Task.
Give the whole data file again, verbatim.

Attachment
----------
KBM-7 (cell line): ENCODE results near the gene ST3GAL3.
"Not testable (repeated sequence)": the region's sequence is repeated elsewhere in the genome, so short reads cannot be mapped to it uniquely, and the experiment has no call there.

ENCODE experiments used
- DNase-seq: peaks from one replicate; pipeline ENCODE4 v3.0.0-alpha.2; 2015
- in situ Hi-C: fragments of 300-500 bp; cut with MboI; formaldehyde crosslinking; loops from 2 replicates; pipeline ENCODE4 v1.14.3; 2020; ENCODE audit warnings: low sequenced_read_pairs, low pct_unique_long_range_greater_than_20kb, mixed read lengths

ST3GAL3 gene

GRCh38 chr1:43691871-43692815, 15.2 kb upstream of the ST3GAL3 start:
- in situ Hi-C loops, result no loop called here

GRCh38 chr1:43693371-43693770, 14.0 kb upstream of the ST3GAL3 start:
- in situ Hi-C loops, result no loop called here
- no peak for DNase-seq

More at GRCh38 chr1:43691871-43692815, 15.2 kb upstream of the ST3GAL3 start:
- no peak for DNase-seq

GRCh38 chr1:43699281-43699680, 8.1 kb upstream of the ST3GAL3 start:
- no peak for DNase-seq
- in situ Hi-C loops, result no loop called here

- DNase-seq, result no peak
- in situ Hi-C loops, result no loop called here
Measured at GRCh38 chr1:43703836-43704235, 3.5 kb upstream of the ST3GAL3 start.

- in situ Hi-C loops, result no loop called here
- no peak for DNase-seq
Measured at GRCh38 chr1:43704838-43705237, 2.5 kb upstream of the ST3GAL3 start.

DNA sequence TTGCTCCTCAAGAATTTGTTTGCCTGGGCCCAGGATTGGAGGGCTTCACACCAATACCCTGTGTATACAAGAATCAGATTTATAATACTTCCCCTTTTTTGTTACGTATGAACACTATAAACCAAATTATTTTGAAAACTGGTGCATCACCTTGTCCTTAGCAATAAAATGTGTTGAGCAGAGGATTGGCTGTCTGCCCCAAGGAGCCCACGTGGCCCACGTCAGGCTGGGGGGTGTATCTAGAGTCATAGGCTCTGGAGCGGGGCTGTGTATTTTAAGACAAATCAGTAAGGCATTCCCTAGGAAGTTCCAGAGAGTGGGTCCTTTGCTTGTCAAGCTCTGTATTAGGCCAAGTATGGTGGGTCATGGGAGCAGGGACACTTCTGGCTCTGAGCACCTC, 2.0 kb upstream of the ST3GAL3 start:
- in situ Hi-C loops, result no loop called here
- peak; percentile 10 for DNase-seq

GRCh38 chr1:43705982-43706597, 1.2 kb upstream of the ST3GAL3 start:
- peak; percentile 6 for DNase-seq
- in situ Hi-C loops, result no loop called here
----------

KBM-7 (cell line): ENCODE results near the gene ST3GAL3.
"Not testable (repeated sequence)": the region's sequence is repeated elsewhere in the genome, so short reads cannot be mapped to it uniquely, and the experiment has no call there.

ENCODE experiments used
- DNase-seq: peaks from one replicate; pipeline ENCODE4 v3.0.0-alpha.2; 2015
- in situ Hi-C: fragments of 300-500 bp; cut with MboI; formaldehyde crosslinking; loops from 2 replicates; pipeline ENCODE4 v1.14.3; 2020; ENCODE audit warnings: low sequenced_read_pairs, low pct_unique_long_range_greater_than_20kb, mixed read lengths

ST3GAL3 gene

GRCh38 chr1:43691871-43692815, 15.2 kb upstream of the ST3GAL3 start:
- in situ Hi-C loops, result no loop called here

GRCh38 chr1:43693371-43693770, 14.0 kb upstream of the ST3GAL3 start:
- in situ Hi-C loops, result no loop called here
- no peak for DNase-seq

More at GRCh38 chr1:43691871-43692815, 15.2 kb upstream of the ST3GAL3 start:
- no peak for DNase-seq

GRCh38 chr1:43699281-43699680, 8.1 kb upstream of the ST3GAL3 start:
- no peak for DNase-seq
- in situ Hi-C loops, result no loop called here

- DNase-seq, result no peak
- in situ Hi-C loops, result no loop called here
Measured at GRCh38 chr1:43703836-43704235, 3.5 kb upstream of the ST3GAL3 start.

- in situ Hi-C loops, result no loop called here
- no peak for DNase-seq
Measured at GRCh38 chr1:43704838-43705237, 2.5 kb upstream of the ST3GAL3 start.

DNA sequence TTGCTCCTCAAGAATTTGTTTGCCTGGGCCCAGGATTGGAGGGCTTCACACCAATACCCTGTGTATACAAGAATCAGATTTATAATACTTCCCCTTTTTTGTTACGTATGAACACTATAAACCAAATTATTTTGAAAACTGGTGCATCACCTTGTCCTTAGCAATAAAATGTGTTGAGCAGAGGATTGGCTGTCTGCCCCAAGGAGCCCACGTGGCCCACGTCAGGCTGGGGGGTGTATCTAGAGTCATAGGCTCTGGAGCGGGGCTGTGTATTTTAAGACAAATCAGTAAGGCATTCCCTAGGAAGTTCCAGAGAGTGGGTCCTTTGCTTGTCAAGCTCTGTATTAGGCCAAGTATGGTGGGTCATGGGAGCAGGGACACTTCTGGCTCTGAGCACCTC, 2.0 kb upstream of the ST3GAL3 start:
- in situ Hi-C loops, result no loop called here
- peak; percentile 10 for DNase-seq

GRCh38 chr1:43705982-43706597, 1.2 kb upstream of the ST3GAL3 start:
- peak; percentile 6 for DNase-seq
- in situ Hi-C loops, result no loop called here